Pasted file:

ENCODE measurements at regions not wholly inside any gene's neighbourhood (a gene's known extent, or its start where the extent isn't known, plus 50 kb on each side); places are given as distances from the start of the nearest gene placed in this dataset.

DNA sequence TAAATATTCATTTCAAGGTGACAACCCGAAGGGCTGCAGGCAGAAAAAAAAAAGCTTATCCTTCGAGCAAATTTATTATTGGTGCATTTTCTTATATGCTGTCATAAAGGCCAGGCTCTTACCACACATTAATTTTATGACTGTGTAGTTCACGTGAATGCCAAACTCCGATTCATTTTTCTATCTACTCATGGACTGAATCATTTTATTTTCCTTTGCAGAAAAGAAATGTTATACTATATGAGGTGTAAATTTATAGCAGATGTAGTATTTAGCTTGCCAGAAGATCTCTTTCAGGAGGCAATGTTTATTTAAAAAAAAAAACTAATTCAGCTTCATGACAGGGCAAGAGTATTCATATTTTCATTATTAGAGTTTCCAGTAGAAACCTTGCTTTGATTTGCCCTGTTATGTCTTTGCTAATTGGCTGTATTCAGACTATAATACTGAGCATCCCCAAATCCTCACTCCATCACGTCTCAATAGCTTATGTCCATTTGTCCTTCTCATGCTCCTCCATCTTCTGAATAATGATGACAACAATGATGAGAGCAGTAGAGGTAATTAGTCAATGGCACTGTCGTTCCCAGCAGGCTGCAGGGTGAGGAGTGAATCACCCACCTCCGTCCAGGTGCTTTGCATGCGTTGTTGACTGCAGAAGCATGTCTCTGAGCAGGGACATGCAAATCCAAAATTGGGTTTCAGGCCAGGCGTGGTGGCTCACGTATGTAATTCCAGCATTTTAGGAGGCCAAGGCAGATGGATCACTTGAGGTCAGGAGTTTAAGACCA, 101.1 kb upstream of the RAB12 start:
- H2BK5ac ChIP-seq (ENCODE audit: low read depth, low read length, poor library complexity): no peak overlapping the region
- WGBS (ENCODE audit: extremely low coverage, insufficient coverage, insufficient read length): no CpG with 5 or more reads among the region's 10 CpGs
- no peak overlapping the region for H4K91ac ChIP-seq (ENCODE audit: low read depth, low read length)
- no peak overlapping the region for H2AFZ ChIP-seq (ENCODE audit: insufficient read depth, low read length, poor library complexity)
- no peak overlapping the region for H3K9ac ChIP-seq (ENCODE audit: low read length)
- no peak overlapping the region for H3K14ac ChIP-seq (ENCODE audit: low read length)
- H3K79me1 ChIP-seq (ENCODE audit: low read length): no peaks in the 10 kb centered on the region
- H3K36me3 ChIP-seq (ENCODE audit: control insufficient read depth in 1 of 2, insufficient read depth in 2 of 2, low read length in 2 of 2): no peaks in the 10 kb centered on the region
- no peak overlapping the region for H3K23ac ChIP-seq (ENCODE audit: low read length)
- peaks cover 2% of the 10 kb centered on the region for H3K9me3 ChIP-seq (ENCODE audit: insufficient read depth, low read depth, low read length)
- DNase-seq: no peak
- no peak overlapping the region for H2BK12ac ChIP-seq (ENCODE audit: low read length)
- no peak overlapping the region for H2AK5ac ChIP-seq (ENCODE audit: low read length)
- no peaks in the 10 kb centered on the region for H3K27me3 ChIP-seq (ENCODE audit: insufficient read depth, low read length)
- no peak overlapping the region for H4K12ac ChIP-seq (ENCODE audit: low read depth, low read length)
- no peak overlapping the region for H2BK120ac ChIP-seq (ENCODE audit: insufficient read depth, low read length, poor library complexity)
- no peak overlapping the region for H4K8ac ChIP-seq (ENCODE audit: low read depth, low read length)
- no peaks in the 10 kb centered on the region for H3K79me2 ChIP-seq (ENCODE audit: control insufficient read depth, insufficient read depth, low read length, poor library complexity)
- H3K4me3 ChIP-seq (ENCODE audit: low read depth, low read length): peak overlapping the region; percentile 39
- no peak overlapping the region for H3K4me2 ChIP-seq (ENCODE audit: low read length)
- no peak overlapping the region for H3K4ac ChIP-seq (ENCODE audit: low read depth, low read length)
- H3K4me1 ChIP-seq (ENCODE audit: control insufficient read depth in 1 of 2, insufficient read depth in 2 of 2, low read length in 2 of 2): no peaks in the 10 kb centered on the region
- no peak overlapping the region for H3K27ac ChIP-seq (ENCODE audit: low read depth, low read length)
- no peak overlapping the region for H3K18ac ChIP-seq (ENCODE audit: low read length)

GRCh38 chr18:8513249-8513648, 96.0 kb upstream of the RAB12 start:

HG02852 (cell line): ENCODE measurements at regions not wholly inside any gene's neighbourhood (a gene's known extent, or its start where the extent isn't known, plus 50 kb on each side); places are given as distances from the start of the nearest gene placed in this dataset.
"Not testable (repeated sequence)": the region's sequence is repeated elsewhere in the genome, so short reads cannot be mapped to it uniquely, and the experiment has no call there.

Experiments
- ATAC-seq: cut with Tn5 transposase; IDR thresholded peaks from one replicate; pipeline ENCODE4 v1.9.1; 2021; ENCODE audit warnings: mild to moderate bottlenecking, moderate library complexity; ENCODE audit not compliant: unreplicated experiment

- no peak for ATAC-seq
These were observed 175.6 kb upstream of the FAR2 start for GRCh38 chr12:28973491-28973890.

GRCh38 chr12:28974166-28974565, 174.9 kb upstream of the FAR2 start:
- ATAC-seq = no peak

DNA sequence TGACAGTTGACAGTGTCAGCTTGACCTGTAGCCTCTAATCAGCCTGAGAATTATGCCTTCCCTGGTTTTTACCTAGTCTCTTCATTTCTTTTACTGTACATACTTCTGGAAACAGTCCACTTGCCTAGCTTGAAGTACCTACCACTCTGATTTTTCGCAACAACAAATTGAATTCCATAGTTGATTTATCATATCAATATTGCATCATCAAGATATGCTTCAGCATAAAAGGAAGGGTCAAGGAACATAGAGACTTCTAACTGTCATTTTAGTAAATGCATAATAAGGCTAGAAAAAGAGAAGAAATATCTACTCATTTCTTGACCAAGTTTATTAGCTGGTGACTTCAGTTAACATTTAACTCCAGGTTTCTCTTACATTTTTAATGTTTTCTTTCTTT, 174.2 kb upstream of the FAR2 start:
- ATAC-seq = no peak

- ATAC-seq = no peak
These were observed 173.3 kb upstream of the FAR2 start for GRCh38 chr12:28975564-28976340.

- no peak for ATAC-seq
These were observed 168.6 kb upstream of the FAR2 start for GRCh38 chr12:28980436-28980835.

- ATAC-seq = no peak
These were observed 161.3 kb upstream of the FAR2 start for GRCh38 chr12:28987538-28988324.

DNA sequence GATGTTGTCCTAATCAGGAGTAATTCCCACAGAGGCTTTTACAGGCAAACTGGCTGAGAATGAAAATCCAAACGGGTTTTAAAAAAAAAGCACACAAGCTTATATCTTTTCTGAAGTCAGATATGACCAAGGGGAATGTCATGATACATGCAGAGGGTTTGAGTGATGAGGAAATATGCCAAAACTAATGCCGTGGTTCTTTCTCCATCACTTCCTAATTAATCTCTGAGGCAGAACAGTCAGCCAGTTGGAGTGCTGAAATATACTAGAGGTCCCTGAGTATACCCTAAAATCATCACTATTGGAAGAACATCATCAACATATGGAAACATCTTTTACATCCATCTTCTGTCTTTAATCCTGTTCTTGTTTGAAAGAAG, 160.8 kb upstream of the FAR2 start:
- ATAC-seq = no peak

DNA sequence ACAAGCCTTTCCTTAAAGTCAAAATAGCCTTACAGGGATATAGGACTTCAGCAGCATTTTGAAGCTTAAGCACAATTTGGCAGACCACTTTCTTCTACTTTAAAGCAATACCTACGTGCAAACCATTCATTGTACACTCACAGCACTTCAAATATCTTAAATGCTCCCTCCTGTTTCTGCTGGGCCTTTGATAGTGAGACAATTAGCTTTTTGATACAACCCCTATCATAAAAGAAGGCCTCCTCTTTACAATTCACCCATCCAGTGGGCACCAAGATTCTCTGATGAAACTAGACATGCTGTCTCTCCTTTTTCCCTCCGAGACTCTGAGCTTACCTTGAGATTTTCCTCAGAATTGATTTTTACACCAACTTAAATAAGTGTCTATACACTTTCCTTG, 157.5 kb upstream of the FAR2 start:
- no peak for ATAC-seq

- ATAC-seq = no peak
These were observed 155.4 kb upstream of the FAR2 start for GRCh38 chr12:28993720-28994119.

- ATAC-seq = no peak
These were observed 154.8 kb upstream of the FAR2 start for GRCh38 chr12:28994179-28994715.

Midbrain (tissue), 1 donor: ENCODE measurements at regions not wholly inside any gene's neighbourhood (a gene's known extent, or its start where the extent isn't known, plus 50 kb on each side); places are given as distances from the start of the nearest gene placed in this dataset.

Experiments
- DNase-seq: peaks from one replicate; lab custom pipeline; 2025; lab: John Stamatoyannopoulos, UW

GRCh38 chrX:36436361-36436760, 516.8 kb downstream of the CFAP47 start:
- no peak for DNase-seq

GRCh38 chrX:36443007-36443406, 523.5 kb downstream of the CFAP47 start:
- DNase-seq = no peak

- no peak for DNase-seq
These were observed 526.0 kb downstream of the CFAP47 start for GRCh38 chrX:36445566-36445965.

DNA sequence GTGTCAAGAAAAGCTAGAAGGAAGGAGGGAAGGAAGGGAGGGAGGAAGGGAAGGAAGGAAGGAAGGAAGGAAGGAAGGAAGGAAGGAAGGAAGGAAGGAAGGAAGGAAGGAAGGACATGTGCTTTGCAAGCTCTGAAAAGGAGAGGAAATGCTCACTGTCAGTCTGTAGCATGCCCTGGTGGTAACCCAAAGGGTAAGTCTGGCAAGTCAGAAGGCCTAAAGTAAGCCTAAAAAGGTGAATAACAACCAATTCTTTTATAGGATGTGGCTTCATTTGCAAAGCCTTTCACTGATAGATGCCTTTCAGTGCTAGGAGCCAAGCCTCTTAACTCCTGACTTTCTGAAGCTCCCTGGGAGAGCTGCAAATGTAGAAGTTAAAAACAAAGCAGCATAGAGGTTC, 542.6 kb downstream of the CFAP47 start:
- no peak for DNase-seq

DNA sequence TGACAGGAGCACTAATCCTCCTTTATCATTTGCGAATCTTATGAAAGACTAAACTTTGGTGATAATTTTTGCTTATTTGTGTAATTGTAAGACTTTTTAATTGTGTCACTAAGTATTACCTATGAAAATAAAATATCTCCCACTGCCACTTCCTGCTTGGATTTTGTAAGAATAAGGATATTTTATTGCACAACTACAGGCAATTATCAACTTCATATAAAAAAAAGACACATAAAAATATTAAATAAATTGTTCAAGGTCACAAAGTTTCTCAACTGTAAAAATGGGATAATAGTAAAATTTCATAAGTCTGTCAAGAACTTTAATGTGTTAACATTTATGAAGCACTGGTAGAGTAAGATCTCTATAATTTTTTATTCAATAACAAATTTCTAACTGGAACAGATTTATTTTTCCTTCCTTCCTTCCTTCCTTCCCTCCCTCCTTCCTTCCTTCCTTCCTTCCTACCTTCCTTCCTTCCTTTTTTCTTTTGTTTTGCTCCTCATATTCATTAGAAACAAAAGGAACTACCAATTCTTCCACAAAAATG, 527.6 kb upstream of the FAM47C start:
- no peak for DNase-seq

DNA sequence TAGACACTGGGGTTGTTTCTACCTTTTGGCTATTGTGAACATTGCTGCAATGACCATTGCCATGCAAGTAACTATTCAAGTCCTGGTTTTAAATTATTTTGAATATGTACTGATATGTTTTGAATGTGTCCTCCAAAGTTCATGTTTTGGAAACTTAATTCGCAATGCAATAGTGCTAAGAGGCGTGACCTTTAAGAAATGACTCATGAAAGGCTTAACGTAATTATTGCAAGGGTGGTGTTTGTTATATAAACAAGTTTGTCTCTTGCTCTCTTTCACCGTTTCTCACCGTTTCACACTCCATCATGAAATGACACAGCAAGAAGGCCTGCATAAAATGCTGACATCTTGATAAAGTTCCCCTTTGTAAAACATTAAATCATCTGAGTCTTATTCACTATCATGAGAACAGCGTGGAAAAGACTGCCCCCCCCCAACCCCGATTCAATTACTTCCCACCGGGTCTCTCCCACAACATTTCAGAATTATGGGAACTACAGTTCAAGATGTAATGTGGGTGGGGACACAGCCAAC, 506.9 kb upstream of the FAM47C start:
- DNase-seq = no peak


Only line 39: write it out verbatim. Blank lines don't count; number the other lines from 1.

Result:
These were observed 173.3 kb upstream of the FAR2 start for GRCh38 chr12:28975564-28976340.